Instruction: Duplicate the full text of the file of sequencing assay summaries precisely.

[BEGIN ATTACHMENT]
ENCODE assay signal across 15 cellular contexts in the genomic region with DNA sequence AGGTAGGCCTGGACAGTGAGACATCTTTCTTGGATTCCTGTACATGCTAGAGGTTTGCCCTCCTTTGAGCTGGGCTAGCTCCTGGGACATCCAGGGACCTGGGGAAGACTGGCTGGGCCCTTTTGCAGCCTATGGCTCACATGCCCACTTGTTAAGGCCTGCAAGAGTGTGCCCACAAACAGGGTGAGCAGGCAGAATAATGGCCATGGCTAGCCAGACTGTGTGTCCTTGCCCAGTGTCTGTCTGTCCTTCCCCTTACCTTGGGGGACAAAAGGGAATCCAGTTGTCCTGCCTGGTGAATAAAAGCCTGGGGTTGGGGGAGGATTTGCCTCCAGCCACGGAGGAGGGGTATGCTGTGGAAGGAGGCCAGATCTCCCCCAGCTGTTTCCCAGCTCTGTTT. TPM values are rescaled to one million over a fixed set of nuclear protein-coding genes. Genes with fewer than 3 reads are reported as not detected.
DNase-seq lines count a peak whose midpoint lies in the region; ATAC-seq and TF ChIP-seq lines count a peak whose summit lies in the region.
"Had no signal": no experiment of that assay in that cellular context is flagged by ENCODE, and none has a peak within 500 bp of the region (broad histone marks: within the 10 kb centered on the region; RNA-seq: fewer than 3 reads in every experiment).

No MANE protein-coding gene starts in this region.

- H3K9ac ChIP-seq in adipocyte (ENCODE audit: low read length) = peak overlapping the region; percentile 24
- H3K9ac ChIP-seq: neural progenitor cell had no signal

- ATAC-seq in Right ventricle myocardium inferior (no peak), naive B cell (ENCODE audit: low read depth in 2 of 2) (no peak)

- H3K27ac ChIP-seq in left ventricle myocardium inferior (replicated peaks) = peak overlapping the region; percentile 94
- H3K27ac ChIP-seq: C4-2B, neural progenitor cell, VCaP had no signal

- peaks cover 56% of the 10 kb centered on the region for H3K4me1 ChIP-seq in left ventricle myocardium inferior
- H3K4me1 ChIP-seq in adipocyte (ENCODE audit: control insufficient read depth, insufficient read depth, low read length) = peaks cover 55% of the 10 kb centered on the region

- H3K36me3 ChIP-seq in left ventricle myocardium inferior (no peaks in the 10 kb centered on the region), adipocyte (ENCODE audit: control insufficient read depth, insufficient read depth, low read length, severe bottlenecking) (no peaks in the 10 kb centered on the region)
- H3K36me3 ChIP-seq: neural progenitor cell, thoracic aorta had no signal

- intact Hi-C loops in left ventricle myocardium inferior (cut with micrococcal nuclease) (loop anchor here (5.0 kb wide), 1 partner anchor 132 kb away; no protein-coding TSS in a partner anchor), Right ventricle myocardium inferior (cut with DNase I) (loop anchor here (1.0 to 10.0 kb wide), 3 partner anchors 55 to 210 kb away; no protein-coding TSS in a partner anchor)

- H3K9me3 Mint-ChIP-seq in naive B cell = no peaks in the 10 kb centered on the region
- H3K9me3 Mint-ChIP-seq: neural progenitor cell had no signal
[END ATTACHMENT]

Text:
ENCODE assay signal across 15 cellular contexts in the genomic region with DNA sequence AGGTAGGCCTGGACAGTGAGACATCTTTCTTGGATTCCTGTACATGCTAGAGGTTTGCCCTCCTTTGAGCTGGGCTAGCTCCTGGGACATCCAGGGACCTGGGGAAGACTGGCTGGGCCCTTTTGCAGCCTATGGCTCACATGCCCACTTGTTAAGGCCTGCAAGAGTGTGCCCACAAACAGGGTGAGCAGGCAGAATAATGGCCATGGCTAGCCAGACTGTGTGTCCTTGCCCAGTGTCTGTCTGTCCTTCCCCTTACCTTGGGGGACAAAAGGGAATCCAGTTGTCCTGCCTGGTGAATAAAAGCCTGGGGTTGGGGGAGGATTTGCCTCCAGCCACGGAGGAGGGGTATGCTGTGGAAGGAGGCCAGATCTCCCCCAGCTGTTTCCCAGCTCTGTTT. TPM values are rescaled to one million over a fixed set of nuclear protein-coding genes. Genes with fewer than 3 reads are reported as not detected.
DNase-seq lines count a peak whose midpoint lies in the region; ATAC-seq and TF ChIP-seq lines count a peak whose summit lies in the region.
"Had no signal": no experiment of that assay in that cellular context is flagged by ENCODE, and none has a peak within 500 bp of the region (broad histone marks: within the 10 kb centered on the region; RNA-seq: fewer than 3 reads in every experiment).

No MANE protein-coding gene starts in this region.

- H3K9ac ChIP-seq in adipocyte (ENCODE audit: low read length) = peak overlapping the region; percentile 24
- H3K9ac ChIP-seq: neural progenitor cell had no signal

- ATAC-seq in Right ventricle myocardium inferior (no peak), naive B cell (ENCODE audit: low read depth in 2 of 2) (no peak)

- H3K27ac ChIP-seq in left ventricle myocardium inferior (replicated peaks) = peak overlapping the region; percentile 94
- H3K27ac ChIP-seq: C4-2B, neural progenitor cell, VCaP had no signal

- peaks cover 56% of the 10 kb centered on the region for H3K4me1 ChIP-seq in left ventricle myocardium inferior
- H3K4me1 ChIP-seq in adipocyte (ENCODE audit: control insufficient read depth, insufficient read depth, low read length) = peaks cover 55% of the 10 kb centered on the region

- H3K36me3 ChIP-seq in left ventricle myocardium inferior (no peaks in the 10 kb centered on the region), adipocyte (ENCODE audit: control insufficient read depth, insufficient read depth, low read length, severe bottlenecking) (no peaks in the 10 kb centered on the region)
- H3K36me3 ChIP-seq: neural progenitor cell, thoracic aorta had no signal

- intact Hi-C loops in left ventricle myocardium inferior (cut with micrococcal nuclease) (loop anchor here (5.0 kb wide), 1 partner anchor 132 kb away; no protein-coding TSS in a partner anchor), Right ventricle myocardium inferior (cut with DNase I) (loop anchor here (1.0 to 10.0 kb wide), 3 partner anchors 55 to 210 kb away; no protein-coding TSS in a partner anchor)

- H3K9me3 Mint-ChIP-seq in naive B cell = no peaks in the 10 kb centered on the region
- H3K9me3 Mint-ChIP-seq: neural progenitor cell had no signal